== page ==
In the 21 years since apartheid was scrapped, there has been a great deal of discussion about how South Africa can heal and progress. This is an often fraught conversation that is happening in many spaces – including school history classrooms.
In its curriculum statement, the department of basic education says high school history pupils should be taught to recognise that “there is often more than one perspective of a historical event”.
If history is well taught, the department suggests, a pupil should develop the ability “to imagine oneself being in that time in the past and [use] information from that time to think like someone from the past”.
This is a fair working definition of empathy. So could history textbooks offer young South Africans the opportunity to develop their own sense of empathy?
To find out, I analysed one chapter in six grade 11 history textbooks. The chapter in question examines the effect of pseudoscientific racism and social Darwinism on the 19th and 20th centuries. It explores how these theories affected thinking about race and racism in Africa, the United States, Australia and Europe, and how they ultimately led to genocide in Nazi Germany.
I wanted to know how the textbooks discursively constructed the past to allow the reader to imagine different social and emotional contexts – and how, if at all, the material taught pupils to think with empathy.
There were two main literacy devices used to mediate empathy in these textbooks. The first involved showing different perspectives of events and variation in these. The second centred on the use of primary narratives and sources.
Here is a perpertrator’s perspective from one textbook: “I had learned from the example of my parents that one could have anti-Semitic opinions without this interfering in one’s personal relations with individual Jews.”
The perpetrator continues by trying to understand how this “con-fusion” led him to dedicate “body and soul to an inhuman political system without this giving me doubts about my own individual decency”.
This deeply personal story will resonate with anyone who holds bigoted attitudes yet remains convinced of their own decency because they interact unproblema-tically with “the other” on an individual basis.
Pupils can relate to this speaker on some level because everyone struggles with conflicting thoughts and attitudes. This account directs pupils to look within themselves and consider that the problem might start right there – a step towards building empathy.
In an extract from another textbook, the 19th-century chief protector of aborigines, AO Neville, justifies Australia’s racist policies towards its indigenous people: “There are scores of children in the bush camps who should be taken away from whoever is looking after them and placed in a settlement … If we are going to fit and train such children for the future they cannot be left as they are … I want to give these children a chance … Unless those children are removed, social conditions in those places will go from bad to worse … I want to teach them right from wrong. How are the children to fight against these conditions? The conditions in the absence of teaching are going to become infinitely worse than they are now.”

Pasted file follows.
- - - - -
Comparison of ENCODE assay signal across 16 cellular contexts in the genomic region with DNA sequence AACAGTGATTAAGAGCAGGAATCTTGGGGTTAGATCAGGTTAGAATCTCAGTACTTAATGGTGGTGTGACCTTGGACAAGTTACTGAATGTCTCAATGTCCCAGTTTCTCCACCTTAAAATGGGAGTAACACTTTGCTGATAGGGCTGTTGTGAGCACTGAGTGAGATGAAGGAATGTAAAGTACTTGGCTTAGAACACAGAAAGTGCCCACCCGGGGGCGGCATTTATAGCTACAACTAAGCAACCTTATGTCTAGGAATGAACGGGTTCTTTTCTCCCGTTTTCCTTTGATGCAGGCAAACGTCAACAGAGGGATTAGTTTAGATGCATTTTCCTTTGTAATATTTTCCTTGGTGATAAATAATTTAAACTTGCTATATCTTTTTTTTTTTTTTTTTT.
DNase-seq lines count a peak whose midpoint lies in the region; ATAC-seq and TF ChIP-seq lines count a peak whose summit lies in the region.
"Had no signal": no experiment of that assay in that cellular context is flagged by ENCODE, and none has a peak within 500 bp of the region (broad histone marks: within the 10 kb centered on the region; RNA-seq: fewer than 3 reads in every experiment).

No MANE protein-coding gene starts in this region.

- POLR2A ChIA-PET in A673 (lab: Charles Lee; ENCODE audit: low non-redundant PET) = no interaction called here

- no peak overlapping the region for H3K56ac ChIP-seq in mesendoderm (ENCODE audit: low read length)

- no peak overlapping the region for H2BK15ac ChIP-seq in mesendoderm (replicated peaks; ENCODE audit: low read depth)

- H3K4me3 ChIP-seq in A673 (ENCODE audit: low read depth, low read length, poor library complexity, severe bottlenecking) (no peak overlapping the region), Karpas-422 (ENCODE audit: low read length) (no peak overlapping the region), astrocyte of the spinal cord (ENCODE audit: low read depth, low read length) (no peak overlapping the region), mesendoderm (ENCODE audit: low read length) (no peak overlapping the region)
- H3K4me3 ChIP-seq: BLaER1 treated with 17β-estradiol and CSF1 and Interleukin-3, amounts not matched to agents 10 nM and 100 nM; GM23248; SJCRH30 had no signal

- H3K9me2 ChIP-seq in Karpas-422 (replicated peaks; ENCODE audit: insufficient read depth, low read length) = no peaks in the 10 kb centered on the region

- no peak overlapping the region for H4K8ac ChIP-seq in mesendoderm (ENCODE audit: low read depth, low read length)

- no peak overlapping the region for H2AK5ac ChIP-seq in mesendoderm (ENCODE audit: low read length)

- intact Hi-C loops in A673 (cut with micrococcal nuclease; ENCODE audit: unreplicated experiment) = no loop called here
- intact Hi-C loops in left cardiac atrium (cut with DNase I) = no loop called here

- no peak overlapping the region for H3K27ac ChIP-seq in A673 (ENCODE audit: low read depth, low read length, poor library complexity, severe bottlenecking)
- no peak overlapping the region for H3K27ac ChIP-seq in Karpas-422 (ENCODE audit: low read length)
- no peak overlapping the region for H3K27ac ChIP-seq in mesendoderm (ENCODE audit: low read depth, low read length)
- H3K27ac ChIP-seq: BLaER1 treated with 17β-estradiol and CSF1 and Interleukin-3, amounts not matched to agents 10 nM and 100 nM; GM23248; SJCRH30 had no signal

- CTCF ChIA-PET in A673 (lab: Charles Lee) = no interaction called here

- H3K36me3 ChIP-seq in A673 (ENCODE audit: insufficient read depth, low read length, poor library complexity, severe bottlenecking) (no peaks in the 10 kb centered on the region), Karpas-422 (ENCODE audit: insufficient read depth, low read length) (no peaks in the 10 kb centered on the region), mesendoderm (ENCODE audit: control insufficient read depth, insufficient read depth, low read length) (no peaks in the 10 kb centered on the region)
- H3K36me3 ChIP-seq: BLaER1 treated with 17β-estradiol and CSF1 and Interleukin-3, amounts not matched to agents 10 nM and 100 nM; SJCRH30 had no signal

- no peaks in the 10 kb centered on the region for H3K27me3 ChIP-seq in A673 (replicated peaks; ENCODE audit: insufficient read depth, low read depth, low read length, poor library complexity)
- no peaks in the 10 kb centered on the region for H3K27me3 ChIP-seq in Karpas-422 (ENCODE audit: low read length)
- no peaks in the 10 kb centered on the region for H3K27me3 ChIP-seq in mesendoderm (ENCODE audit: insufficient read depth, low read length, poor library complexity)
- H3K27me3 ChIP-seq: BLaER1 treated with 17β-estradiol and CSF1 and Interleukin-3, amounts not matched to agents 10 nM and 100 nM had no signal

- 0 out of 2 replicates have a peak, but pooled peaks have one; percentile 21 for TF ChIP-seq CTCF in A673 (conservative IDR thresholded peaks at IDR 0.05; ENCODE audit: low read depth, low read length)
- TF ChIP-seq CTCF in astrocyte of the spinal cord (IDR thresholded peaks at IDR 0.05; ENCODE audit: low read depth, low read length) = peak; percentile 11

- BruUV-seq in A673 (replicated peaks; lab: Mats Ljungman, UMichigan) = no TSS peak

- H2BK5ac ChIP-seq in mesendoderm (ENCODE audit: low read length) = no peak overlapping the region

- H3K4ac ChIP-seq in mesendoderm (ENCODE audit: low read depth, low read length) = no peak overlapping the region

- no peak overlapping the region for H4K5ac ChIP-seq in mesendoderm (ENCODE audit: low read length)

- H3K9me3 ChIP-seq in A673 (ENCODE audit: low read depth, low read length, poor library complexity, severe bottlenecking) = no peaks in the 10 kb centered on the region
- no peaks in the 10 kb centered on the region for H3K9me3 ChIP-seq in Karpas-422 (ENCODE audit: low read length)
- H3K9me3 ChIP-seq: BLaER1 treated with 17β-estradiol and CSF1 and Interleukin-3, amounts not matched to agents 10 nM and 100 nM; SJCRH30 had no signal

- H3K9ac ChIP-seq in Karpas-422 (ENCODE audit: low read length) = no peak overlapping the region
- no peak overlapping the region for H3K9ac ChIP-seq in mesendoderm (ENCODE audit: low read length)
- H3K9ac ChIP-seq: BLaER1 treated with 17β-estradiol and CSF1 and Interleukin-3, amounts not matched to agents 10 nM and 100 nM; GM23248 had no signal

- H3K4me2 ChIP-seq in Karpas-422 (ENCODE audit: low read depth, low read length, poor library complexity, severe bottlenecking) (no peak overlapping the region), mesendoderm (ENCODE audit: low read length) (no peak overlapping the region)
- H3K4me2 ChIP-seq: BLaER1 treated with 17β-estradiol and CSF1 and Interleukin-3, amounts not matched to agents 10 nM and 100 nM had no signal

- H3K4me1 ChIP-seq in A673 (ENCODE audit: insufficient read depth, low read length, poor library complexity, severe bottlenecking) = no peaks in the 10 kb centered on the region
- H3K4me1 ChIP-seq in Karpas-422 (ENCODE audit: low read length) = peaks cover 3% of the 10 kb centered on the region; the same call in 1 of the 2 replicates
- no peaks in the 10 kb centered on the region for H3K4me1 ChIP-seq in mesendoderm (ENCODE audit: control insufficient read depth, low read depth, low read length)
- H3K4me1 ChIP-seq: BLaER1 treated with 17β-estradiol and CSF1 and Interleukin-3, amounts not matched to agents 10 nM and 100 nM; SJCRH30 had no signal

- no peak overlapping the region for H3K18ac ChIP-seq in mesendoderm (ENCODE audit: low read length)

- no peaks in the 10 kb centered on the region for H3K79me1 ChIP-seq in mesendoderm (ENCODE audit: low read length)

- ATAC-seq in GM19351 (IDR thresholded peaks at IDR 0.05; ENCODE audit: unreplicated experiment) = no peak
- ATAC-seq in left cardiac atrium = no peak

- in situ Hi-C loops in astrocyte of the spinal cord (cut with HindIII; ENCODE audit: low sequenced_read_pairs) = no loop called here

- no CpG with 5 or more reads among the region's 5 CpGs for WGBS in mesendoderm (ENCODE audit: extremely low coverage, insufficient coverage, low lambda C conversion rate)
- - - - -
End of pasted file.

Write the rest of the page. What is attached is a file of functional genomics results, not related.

Neville claims to be motivated by what is good for the victims and does not seem to see the harm in separating children from their families. But the textbook does not explore this clash between his somewhat paternalistic attitude and the dangerous reality of his policies. It doesn’t explore whether it is possible that Neville genuinely believed his policies were fair and right.
Instead, pupils are asked to write a few paragraphs about whether “you think the Australians committed genocide or not”.
The teacher guide makes the preferred answer clear: “A compa-rison of the text in this unit with the listed actions will show that white Australians indeed committed all those actions that together constitute genocide of a people.”
This rather glib model answer invites pupils to make simple judgments about Neville and people like him. It perpetuates the notion that some people are inherently evil while others are categorically helpless and have no power to choose.
One of the six books managed to explore thoroughly the different perspectives and even perspectives within perspectives.
It used primary sources in a way that would encourage pupils to think with empathy about the situations being examined. In addition, this book, more than any other, relied almost exclusively on primary sources that brought a range of voices and perspectives to the fore.
Crucially, it avoided drawing simplified comparisons between divergent histories. Instead, it related
historical actors’ choices to those of pupils. For example, it showed how young people – with the kind of aspirations, hopes and dreams common to all those of a similar age – responded to the choices available to them in a certain place at a particular time. Even if these choices were “bad” (such as supporting the Nazi party and its genocide), it showed how these young people thought and felt.
The other books used the kind of prescriptive moralising shown in the Neville example. They labelled white colonialists generally in very negative terms but did not get into their heads at all. These texts would not help pupils to understand different perspectives – they just reinforced stereo-typical and presumptuous thinking.
They also focused too much on race as a category, which led to a simplification of the roles of victim and perpetrator and cast them in a template that leads to stereotypical thinking. – theconversation.com
Katalin Morgan teaches at the University of the Witwatersrand